As your child grows, find chances to socialize with peers and practice the skills learned in therapy. Parents of toddlers or preschoolers may consider joining a “Mommy and Me” class or schedule neighborhood play dates. These meet-ups can be a valuable learning opportunity for your child.
If possible, sign your child up for social skills training classes. These are specifically for kids who need extra help interacting with others. Kids learn about things like making eye contact, taking turns, and sharing. Most classes are led by a therapist or social worker, and might be covered by insurance or offered as part of IEP.
And don’t forget about social opportunities for yourself or your other kids. Many areas have support groups for parents or siblings of kids with autism. Being around others who are going through similar challenges can help you learn new ways of coping.
Life with a young child with autism can be overwhelming. So it’s important to take breaks and ask for help when you need it. This may be hard to do at first, but it will allow you to devote more time and energy to your family.
So, ask a family member for help with things like laundry or meal planning. Trade off with your partner watching your child so that each of you can get much-needed “me time.” Hire a sitter who feels comfortable caring for your child or consider respite care so that you can go out for a night.
Taking time for yourself can help you recharge. You’ll come back to your child ready for fun, love, and all that parenthood has to offer.
If you haven’t written a will or set up a legal and financial framework for your child’s future, do so. Talk with an attorney who specializes in special needs law and a financial advisor to find the best way to manage your assets and prepare financially for your child’s future.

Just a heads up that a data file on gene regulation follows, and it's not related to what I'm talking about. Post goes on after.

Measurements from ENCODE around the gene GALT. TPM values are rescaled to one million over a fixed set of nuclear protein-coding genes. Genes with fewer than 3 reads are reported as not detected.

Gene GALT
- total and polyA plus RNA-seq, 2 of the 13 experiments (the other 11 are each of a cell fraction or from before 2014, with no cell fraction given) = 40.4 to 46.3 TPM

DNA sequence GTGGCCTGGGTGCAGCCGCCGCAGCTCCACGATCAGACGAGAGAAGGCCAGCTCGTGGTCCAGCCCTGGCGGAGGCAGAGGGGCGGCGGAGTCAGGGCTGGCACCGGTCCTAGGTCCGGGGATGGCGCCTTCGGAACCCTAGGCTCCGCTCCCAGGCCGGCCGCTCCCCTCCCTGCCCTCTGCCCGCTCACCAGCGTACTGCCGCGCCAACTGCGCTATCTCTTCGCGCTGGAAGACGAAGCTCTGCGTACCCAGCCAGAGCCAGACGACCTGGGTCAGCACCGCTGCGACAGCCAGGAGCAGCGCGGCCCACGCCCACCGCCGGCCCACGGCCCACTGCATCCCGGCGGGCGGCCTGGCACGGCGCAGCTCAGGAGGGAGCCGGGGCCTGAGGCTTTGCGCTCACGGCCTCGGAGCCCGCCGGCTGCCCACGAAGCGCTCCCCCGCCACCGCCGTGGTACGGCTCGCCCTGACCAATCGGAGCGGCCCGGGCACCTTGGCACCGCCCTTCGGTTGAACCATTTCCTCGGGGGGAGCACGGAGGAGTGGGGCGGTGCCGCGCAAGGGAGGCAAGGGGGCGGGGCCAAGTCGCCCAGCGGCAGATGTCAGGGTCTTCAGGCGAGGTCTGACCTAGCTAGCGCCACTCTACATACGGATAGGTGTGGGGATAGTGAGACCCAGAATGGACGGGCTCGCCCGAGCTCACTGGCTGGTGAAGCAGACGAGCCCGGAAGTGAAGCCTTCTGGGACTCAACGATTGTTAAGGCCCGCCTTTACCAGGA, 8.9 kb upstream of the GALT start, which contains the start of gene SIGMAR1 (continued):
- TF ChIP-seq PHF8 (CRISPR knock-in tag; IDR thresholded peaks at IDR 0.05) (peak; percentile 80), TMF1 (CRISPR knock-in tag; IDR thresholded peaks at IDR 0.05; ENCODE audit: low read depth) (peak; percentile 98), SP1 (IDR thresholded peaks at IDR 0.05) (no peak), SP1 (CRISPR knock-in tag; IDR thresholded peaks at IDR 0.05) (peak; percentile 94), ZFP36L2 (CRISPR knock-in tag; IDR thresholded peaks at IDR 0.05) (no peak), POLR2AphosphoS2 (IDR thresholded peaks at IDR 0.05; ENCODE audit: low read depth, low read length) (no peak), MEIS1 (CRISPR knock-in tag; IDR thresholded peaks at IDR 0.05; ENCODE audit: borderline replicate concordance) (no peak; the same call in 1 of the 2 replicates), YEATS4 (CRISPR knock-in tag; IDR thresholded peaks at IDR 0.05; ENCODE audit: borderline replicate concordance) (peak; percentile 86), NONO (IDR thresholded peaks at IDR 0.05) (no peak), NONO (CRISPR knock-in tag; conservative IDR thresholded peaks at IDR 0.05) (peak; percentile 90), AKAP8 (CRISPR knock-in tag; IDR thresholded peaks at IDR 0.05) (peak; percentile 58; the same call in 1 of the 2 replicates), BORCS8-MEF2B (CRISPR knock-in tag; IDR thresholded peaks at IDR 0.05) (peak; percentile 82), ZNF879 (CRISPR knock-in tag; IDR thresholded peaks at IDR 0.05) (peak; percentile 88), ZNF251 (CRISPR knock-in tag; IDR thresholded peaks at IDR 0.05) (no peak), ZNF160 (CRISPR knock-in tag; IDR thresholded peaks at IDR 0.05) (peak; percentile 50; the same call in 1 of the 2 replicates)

Autism spectrum disorder affects a child’s ability to communicate and learn. Early intervention and treatment can help kids improve skills and do their best.
What teachers should know about autism, and teaching strategies to help students with autism do their best in school.
Here’s how to set boundaries and communicate your expectations in a nurturing, loving way.
Some kids may be eligible for individualized education programs in public schools, free of charge. Understanding how to access these services can help you be an effective advocate for your child.
You might have more on your plate than most parents, but it doesn’t mean you have to do it all alone. Here’s how to ask for help and avoid caregiver burnout.
If your child has special needs in the classroom, he or she may be eligible for a government-supported learning plan.
The government’s healthcare marketplace, or exchange, is the new way to shop for health insurance. But just how do you find the best coverage and sign up? Get answers here.
Having a plan for the future can help your big kid reach his or her full potential. Follow this 8-step checklist to help your child succeed during the elementary school years.
As your child moves toward adulthood, learn the tools you need to make the transition as smooth as possible. This 6-step checklist can help.
Note: All information is for educational purposes only. For specific medical advice, diagnoses, and treatment, consult your doctor.